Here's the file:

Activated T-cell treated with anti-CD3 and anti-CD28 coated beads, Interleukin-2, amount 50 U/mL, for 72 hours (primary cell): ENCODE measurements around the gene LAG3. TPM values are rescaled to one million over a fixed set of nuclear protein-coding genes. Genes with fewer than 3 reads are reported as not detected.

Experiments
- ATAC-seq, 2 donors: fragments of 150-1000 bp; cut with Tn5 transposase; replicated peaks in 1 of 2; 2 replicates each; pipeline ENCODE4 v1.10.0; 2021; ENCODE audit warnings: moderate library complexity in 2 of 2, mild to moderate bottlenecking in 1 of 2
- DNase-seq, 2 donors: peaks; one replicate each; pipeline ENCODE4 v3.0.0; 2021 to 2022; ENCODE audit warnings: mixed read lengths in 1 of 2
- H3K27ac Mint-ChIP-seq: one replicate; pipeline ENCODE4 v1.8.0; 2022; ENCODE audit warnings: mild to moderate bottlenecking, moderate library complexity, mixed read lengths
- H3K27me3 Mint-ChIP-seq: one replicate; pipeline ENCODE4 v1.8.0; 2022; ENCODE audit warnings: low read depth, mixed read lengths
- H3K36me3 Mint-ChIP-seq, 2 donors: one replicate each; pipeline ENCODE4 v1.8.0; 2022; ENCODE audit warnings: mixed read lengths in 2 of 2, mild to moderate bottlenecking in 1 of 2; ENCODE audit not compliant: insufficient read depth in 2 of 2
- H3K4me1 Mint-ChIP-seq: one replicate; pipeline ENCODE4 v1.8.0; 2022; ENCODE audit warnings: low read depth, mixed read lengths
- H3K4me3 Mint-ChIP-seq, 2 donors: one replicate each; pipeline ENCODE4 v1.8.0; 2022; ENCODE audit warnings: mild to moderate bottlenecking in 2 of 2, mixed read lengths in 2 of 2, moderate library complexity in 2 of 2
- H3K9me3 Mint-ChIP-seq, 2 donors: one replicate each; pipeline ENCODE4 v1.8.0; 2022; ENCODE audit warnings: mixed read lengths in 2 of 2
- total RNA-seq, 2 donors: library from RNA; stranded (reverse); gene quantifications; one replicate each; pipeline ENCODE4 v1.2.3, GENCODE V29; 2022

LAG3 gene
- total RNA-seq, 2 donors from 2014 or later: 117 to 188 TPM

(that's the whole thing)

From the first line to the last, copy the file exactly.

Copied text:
Activated T-cell treated with anti-CD3 and anti-CD28 coated beads, Interleukin-2, amount 50 U/mL, for 72 hours (primary cell): ENCODE measurements around the gene LAG3. TPM values are rescaled to one million over a fixed set of nuclear protein-coding genes. Genes with fewer than 3 reads are reported as not detected.

Experiments
- ATAC-seq, 2 donors: fragments of 150-1000 bp; cut with Tn5 transposase; replicated peaks in 1 of 2; 2 replicates each; pipeline ENCODE4 v1.10.0; 2021; ENCODE audit warnings: moderate library complexity in 2 of 2, mild to moderate bottlenecking in 1 of 2
- DNase-seq, 2 donors: peaks; one replicate each; pipeline ENCODE4 v3.0.0; 2021 to 2022; ENCODE audit warnings: mixed read lengths in 1 of 2
- H3K27ac Mint-ChIP-seq: one replicate; pipeline ENCODE4 v1.8.0; 2022; ENCODE audit warnings: mild to moderate bottlenecking, moderate library complexity, mixed read lengths
- H3K27me3 Mint-ChIP-seq: one replicate; pipeline ENCODE4 v1.8.0; 2022; ENCODE audit warnings: low read depth, mixed read lengths
- H3K36me3 Mint-ChIP-seq, 2 donors: one replicate each; pipeline ENCODE4 v1.8.0; 2022; ENCODE audit warnings: mixed read lengths in 2 of 2, mild to moderate bottlenecking in 1 of 2; ENCODE audit not compliant: insufficient read depth in 2 of 2
- H3K4me1 Mint-ChIP-seq: one replicate; pipeline ENCODE4 v1.8.0; 2022; ENCODE audit warnings: low read depth, mixed read lengths
- H3K4me3 Mint-ChIP-seq, 2 donors: one replicate each; pipeline ENCODE4 v1.8.0; 2022; ENCODE audit warnings: mild to moderate bottlenecking in 2 of 2, mixed read lengths in 2 of 2, moderate library complexity in 2 of 2
- H3K9me3 Mint-ChIP-seq, 2 donors: one replicate each; pipeline ENCODE4 v1.8.0; 2022; ENCODE audit warnings: mixed read lengths in 2 of 2
- total RNA-seq, 2 donors: library from RNA; stranded (reverse); gene quantifications; one replicate each; pipeline ENCODE4 v1.2.3, GENCODE V29; 2022

LAG3 gene
- total RNA-seq, 2 donors from 2014 or later: 117 to 188 TPM